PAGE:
Cancer images - prostatic adenocarcinoma (prostate cancer)
21 March 2023
I am now posting interesting cancer images, often from PathologyOutlines.com, the free online pathology textbook that I own. Click on the links to see the complete topic with its authors and editors.
Prostate cancer is the #2 cause of cancer in U.S. men after skin cancer, with a projected 288,300 cases in 2023. However, most men actually die with prostate cancer not due to it because (a) it is typically discovered early, (b) it is not as aggressive as other cancers and (c) treatment is usually effective, with an overall 5 year survival rate of 97%. Even so, it is the #2 cause of cancer death in U.S. men (after lung cancer), with 34,700 projected deaths in 2023. Women do not have prostate glands but have Skene’s glands around the urethra with some properties similar to the prostate, but they only rarely develop cancer.
Where is the prostate?
The prostate rests on the bladder, which is why an enlarged prostate, whether due to benign hyperplasia or cancer, may cause problems with urination. It is adjacent to the rectum, which is why transrectal biopsies are performed. Image source: Wikipedia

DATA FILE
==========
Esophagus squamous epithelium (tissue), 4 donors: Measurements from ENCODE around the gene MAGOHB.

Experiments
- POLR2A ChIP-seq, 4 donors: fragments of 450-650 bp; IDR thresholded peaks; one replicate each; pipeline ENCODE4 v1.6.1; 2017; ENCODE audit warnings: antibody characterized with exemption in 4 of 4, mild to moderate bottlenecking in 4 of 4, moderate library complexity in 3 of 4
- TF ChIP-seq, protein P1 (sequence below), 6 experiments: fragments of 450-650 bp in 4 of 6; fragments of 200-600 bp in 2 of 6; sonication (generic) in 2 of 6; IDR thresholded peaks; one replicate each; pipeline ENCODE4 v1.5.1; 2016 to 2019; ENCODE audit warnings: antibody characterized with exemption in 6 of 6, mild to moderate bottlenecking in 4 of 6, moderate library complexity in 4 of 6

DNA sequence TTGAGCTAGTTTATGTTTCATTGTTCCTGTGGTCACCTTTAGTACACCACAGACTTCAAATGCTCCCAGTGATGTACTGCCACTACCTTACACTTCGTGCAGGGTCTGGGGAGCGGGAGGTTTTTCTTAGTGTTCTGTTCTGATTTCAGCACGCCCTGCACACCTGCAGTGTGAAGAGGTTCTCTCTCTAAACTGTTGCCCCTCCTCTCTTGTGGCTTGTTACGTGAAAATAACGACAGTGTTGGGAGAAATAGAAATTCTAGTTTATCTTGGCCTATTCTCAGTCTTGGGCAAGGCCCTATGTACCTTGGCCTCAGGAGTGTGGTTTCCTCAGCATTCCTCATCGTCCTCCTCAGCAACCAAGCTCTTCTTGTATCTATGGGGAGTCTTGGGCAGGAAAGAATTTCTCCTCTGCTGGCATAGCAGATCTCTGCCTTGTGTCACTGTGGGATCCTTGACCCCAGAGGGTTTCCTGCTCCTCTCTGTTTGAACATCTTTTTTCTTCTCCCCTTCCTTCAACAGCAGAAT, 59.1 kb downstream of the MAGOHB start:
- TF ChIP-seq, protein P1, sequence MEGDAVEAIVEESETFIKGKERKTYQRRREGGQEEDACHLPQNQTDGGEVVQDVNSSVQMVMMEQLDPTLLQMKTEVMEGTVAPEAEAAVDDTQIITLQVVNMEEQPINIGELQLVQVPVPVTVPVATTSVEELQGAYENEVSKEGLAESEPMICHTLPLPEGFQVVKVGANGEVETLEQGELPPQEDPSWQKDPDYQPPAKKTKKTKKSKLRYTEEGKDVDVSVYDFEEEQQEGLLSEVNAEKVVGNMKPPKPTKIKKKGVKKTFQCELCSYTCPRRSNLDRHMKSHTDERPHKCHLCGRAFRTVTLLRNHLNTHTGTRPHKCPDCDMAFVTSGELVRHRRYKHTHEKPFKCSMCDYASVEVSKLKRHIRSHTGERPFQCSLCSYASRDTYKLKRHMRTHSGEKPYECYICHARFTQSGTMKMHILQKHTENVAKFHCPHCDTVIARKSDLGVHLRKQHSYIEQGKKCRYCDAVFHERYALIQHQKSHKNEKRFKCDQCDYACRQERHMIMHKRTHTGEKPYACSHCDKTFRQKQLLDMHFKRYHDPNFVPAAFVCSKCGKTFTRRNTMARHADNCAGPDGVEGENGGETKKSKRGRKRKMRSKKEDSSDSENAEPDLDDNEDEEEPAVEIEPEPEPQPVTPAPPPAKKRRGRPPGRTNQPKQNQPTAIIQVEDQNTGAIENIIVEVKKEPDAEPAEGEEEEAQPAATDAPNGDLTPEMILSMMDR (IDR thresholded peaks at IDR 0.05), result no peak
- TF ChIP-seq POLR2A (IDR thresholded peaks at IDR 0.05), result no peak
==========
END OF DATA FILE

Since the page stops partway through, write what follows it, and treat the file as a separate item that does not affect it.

The images below are of prostate adenocarcinoma, the most common type of prostate cancer.
Prostate cancer typically appears yellow and firm, compared to the tan, soft normal prostate:
Source: PathologyOutlines.com. BPH is benign nodular hyperplasia, a common cause of an enlarged prostate gland.
Source: University of Washington. The cancer is in the lower right of the specimen and is yellow, compared to the tan color of the normal prostate.
Prostate cancer is assigned a Gleason grade, which predicts how aggressive the tumor will be. Gleason grades are pattern 3 (well formed glands, relatively nonaggressive), pattern 4 (increasingly complicated glandular proliferations) or pattern 5 (almost no glandular differentiation, the most aggressive).
Gleason pattern 3 cancer. The glands are relatively uniform and distinct. Most glands are separated from each other by stroma.
Gleason pattern 4 cancer: The glands are fused together without intervening stroma. These cancers are typically more aggressive than pattern 3 cancers.
Gleason pattern 4 cancer. This is another type of Gleason pattern 4 cancer that has a sieve-like or cribriform arrangement. Although it looks different from the Gleason pattern 4 cancer above, both types tend to have similar clinical behavior.
Gleason pattern 5 cancer. This is the most aggressive pattern. The cancer cells appear as single cells and not as part of a gland.
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